putting bed wood in a '53 f-100



Well here we are

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While the body work on the cab is winding down I needed to turn the cab over and get the bottom buttoned up. We blew it all apart again... We removed the front tilt, the cab and the bed from the frame.  There is also some touch up needed on the frame paint to fix my blunders and uh-ohhs.  I built a cab dolly for the cab and a bed dolly to keep things mobile since I have a small working space.  They are detailed in other articles on my page.  

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The cab was rolled over on it's back and work progresses on it's bottom.   While that continues I started fitting up the bed wood.  The bed sits on a dolly built to the same dimensions as the original frame. 


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After I set the bed on the dolly I got it plumbed and square to 1/8" and clamped it down. 

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Next came the bed wood and the strips.  All the wood was laid down on the cross members and spacing was figured out for the strips.  I finally came up with 7/16" between all the boards except the middle two and it was 3/8".  I used bolts to maintain the spacing

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The strips were added and everything seemed to line up o.k. I marked the two edge boards for the tub cutouts and started checking the bolt hole locations for the strip bolts and the edge bolts that would have to be drilled.   Every thing looked good till I got to the rear cross member.  They didn't fit at all. The very last hole at the tailgate was actually right against the cross member and wouldn't allow the bolt to go through and certainly wouldn't allow a washer and nut to be attached.  The first problem I found  was that the strips are punched differently at each end.  One end has the punch 1/2" from the edge and the other has it 3/8" from the edge.  I used the 3/8" end at the front of the bed to move the strip as far forward as possible.  The holes at the front lined up correctly with the front cross member and the bed panel.

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And here's the problem at the tailgate end 


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I went back and double checked everything... plumb, square, etc.  And posted a question on FTE (ford truck enthusiasts website, in the 48-60 forum and got lots of suggestions and none helped.  My next step was to contact Mid-50 F-100 where I bought the bed/wood/strips.  Diane was great to deal with and discussed the problem with the staff there.  With all the discussion and forum chatter we only found two possible work-arounds...  lengthen the notches in the strips and shorten the 3/8" end by the same amount, which is a bunch of work and it would only get me about 3/32" if I still had the notch under the carriage bolt head..  I didn't like that plan.   The next idea was to make cutouts in the rear cross member to give me room to add washers and nuts.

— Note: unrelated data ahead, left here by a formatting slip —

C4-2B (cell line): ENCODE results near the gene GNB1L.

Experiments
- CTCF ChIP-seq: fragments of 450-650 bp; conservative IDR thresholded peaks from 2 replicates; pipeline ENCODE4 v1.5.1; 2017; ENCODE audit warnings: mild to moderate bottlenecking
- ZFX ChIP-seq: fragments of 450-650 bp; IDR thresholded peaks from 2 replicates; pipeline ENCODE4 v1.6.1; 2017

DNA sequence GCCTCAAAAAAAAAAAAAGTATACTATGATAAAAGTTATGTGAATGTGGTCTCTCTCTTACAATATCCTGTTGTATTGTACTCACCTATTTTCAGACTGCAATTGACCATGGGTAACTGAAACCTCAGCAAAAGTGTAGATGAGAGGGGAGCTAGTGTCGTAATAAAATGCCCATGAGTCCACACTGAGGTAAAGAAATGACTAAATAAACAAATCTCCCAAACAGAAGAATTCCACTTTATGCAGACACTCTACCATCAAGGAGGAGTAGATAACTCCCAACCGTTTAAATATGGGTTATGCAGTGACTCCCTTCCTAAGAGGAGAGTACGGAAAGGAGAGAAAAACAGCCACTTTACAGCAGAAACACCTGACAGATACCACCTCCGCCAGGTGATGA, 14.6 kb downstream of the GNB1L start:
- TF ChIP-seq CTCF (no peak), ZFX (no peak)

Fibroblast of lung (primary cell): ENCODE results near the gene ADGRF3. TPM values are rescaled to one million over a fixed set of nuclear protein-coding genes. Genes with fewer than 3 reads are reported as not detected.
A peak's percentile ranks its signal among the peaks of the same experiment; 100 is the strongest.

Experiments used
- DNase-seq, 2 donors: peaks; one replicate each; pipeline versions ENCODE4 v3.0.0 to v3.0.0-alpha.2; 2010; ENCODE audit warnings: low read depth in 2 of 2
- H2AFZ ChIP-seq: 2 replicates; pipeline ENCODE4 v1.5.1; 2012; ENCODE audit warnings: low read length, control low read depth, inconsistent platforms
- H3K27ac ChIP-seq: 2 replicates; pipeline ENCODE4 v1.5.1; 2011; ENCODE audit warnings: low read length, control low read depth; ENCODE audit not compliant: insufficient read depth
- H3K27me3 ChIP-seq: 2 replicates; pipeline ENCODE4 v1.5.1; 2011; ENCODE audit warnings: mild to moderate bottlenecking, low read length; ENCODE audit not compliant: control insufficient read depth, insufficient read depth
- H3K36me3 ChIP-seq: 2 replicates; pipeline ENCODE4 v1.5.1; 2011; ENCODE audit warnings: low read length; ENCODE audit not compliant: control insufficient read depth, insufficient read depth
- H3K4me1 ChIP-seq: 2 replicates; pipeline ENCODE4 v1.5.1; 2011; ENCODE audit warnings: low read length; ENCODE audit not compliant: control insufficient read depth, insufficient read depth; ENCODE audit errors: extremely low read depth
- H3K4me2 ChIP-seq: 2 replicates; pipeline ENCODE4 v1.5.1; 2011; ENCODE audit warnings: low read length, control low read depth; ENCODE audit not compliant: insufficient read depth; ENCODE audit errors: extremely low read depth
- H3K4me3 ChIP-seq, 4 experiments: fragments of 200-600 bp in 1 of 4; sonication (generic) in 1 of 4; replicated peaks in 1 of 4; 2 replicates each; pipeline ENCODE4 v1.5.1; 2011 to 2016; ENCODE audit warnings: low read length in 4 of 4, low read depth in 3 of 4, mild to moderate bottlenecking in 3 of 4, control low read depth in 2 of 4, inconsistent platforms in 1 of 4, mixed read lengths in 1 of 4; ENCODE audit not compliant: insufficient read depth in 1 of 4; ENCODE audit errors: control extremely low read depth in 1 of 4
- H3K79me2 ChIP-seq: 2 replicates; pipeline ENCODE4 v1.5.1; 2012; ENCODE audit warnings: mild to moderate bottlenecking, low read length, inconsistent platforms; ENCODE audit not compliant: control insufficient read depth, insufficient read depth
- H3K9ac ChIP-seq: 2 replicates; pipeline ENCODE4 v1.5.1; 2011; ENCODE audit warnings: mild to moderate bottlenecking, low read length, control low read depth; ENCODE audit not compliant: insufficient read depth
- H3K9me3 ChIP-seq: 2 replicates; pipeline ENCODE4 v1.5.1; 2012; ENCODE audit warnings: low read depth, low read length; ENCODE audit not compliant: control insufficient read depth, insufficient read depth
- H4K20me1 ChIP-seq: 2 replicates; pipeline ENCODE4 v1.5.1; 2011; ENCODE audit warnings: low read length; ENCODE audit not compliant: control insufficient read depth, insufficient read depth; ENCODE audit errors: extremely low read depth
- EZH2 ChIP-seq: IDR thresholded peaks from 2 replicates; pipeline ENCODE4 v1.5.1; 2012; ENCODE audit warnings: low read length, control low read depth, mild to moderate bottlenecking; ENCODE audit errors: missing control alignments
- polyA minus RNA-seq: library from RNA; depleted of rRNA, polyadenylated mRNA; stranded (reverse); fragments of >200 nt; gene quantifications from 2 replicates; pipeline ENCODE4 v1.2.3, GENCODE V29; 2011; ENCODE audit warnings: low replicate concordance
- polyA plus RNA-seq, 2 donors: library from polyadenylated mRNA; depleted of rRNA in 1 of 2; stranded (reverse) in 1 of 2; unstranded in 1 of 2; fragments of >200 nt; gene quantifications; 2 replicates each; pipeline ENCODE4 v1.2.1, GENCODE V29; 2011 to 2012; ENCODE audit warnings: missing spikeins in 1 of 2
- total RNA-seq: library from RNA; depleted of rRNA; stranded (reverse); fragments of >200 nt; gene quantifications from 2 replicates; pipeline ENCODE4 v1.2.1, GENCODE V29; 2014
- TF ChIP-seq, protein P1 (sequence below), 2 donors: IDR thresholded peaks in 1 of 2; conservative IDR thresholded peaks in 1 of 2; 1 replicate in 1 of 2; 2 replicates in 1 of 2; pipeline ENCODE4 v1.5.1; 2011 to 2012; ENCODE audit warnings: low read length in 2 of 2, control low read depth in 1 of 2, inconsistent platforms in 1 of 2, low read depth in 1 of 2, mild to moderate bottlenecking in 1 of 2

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The discussion continued o FTE about how to notch the rear cross member  with several suggestions.  Initially I decided to use a hole saw and just cut a half circle out of the edge.  Something like this

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I tried that and didn't like the results... although no one will see it, I didn't like how it looked and it took a long time to cut one hole. Next I tried to square up the circular cut holes and again it didn't look clean and professional looking so I abandoned that idea...  I finally decided to cut away the entire top front corner of the cross member but was concerned that that would compromise the strength of the cross member considering the whole bottom was already open.  

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Plan "B"   came along.   I decided to fab up a new cross member from stiffer material.  I had a couple of pieces of 2x4x1/8" rectangular tubing and pieced two sections to get one length 53" long.  .(I missed getting a pic of the new piece without the cut).

I did all the necessary measurements, added the mounting angles to the face of the c.m. then set up for the cutaway.  I marked the cut and using my plasma cutter and a nice angle iron straightedge, sliced off the corner rather neatly..

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Tried for fit in the stake pockets and it was good

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After conferring again with my gurus on FTE there was a concern about road spray and trapped water and rust showing up on the truck...  I decided to drill drain holes and paint the inside with Sherwin-Williams Macropoxy coating.  This is an industrial epoxy coating that is extremely wear resistant and tough as nails.  All holes were drilled and two coats later and we have this...

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It's ready to be put back in with ample room for fingers to install washers and nuts to snug everything together nicely.   Thanks for FTE and Mid-50 for the help they offered..  now... to finish the body work on the cab bottom and finishing bedwood..   Paint is just over the rise.